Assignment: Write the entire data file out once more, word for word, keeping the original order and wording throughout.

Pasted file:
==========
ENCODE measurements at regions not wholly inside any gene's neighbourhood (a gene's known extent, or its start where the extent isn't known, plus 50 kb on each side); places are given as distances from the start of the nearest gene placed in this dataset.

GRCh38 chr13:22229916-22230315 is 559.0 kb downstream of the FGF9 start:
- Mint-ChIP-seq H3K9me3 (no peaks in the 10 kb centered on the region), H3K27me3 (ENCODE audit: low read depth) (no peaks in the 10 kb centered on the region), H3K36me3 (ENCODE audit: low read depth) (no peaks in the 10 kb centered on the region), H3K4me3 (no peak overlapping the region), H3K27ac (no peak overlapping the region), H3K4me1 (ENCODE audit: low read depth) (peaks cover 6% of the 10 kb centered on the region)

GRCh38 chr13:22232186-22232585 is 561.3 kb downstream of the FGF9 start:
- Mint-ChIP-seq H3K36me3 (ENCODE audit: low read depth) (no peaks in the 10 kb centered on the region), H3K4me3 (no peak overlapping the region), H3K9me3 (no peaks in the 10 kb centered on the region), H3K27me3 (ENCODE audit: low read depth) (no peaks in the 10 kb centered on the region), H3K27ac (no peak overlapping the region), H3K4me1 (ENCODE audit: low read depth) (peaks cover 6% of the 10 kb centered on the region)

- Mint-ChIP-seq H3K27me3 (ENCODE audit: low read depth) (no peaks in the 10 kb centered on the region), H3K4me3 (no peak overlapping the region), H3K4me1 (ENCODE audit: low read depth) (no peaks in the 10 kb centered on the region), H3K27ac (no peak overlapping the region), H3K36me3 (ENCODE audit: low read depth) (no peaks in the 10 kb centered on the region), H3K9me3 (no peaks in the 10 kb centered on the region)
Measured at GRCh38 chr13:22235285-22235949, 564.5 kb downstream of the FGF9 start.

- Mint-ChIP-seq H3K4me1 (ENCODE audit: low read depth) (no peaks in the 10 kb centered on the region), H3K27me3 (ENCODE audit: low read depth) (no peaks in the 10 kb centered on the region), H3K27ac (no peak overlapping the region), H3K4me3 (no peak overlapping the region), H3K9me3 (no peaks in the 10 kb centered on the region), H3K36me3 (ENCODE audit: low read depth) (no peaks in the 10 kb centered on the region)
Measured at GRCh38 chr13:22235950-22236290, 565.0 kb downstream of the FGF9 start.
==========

ENCODE measurements at regions not wholly inside any gene's neighbourhood (a gene's known extent, or its start where the extent isn't known, plus 50 kb on each side); places are given as distances from the start of the nearest gene placed in this dataset.

GRCh38 chr13:22229916-22230315 is 559.0 kb downstream of the FGF9 start:
- Mint-ChIP-seq H3K9me3 (no peaks in the 10 kb centered on the region), H3K27me3 (ENCODE audit: low read depth) (no peaks in the 10 kb centered on the region), H3K36me3 (ENCODE audit: low read depth) (no peaks in the 10 kb centered on the region), H3K4me3 (no peak overlapping the region), H3K27ac (no peak overlapping the region), H3K4me1 (ENCODE audit: low read depth) (peaks cover 6% of the 10 kb centered on the region)

GRCh38 chr13:22232186-22232585 is 561.3 kb downstream of the FGF9 start:
- Mint-ChIP-seq H3K36me3 (ENCODE audit: low read depth) (no peaks in the 10 kb centered on the region), H3K4me3 (no peak overlapping the region), H3K9me3 (no peaks in the 10 kb centered on the region), H3K27me3 (ENCODE audit: low read depth) (no peaks in the 10 kb centered on the region), H3K27ac (no peak overlapping the region), H3K4me1 (ENCODE audit: low read depth) (peaks cover 6% of the 10 kb centered on the region)

- Mint-ChIP-seq H3K27me3 (ENCODE audit: low read depth) (no peaks in the 10 kb centered on the region), H3K4me3 (no peak overlapping the region), H3K4me1 (ENCODE audit: low read depth) (no peaks in the 10 kb centered on the region), H3K27ac (no peak overlapping the region), H3K36me3 (ENCODE audit: low read depth) (no peaks in the 10 kb centered on the region), H3K9me3 (no peaks in the 10 kb centered on the region)
Measured at GRCh38 chr13:22235285-22235949, 564.5 kb downstream of the FGF9 start.

- Mint-ChIP-seq H3K4me1 (ENCODE audit: low read depth) (no peaks in the 10 kb centered on the region), H3K27me3 (ENCODE audit: low read depth) (no peaks in the 10 kb centered on the region), H3K27ac (no peak overlapping the region), H3K4me3 (no peak overlapping the region), H3K9me3 (no peaks in the 10 kb centered on the region), H3K36me3 (ENCODE audit: low read depth) (no peaks in the 10 kb centered on the region)
Measured at GRCh38 chr13:22235950-22236290, 565.0 kb downstream of the FGF9 start.